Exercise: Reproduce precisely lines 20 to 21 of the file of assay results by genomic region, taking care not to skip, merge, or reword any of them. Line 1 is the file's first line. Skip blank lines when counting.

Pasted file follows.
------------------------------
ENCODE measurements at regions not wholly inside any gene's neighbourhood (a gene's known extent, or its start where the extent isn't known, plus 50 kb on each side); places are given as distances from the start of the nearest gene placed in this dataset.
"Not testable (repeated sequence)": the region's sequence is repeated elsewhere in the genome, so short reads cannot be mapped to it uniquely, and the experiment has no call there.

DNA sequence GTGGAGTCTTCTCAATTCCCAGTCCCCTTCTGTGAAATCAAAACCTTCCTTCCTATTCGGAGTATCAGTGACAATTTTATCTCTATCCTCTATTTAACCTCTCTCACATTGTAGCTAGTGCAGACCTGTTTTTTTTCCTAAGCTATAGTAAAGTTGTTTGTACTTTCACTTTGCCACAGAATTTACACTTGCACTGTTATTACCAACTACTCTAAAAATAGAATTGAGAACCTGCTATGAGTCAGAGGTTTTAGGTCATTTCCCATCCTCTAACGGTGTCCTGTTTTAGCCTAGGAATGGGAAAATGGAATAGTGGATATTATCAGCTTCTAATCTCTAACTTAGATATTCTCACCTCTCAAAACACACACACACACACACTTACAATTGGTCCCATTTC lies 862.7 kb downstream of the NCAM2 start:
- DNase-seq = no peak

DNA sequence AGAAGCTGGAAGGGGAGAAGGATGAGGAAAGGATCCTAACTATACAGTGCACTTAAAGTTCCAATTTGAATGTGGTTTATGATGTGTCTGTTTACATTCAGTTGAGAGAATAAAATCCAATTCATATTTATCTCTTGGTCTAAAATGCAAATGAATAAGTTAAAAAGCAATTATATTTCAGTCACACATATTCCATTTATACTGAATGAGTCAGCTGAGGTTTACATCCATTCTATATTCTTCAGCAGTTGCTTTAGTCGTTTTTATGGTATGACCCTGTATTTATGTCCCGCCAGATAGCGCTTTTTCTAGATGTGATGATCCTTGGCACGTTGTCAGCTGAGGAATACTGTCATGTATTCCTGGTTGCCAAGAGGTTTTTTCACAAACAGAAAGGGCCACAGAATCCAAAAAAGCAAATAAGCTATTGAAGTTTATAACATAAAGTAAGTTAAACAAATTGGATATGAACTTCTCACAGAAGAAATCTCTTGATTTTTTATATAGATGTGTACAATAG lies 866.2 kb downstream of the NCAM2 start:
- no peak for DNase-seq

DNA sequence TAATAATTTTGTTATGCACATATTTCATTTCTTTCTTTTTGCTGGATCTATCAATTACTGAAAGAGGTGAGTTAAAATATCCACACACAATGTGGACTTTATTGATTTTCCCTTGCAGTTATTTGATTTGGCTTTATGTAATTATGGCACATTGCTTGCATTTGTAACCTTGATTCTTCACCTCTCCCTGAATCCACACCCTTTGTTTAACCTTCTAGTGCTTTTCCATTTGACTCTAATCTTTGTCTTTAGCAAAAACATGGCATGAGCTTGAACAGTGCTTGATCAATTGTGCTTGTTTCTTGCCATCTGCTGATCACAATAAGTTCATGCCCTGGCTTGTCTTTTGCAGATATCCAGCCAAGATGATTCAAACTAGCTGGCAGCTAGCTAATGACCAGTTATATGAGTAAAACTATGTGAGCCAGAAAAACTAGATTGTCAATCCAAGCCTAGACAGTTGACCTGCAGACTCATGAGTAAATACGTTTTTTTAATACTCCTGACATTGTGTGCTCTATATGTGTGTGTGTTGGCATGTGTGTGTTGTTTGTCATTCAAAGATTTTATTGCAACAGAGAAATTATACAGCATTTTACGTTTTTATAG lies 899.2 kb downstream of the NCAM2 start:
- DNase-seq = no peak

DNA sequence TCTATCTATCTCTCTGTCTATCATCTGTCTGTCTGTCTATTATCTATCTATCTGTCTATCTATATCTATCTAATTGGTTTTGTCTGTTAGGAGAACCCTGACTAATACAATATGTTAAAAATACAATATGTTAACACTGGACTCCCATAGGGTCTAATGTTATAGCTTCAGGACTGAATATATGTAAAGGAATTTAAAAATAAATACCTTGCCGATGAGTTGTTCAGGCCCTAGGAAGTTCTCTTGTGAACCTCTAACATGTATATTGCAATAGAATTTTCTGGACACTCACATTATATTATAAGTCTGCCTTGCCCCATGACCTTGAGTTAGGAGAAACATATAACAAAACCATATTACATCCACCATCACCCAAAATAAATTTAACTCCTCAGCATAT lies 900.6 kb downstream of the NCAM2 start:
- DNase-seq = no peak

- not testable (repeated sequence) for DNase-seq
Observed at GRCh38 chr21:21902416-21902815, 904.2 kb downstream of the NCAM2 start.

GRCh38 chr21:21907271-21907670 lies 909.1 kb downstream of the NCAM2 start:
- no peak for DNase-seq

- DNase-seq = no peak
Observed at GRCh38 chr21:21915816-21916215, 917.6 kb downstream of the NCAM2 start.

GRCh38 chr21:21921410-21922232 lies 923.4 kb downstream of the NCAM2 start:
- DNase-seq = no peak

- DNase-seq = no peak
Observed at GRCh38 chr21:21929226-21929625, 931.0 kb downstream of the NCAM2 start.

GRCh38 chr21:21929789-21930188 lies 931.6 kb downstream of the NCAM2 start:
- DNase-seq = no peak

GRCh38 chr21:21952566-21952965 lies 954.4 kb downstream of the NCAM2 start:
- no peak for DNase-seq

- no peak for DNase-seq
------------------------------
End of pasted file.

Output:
Observed at GRCh38 chr21:21929226-21929625, 931.0 kb downstream of the NCAM2 start.

GRCh38 chr21:21929789-21930188 lies 931.6 kb downstream of the NCAM2 start: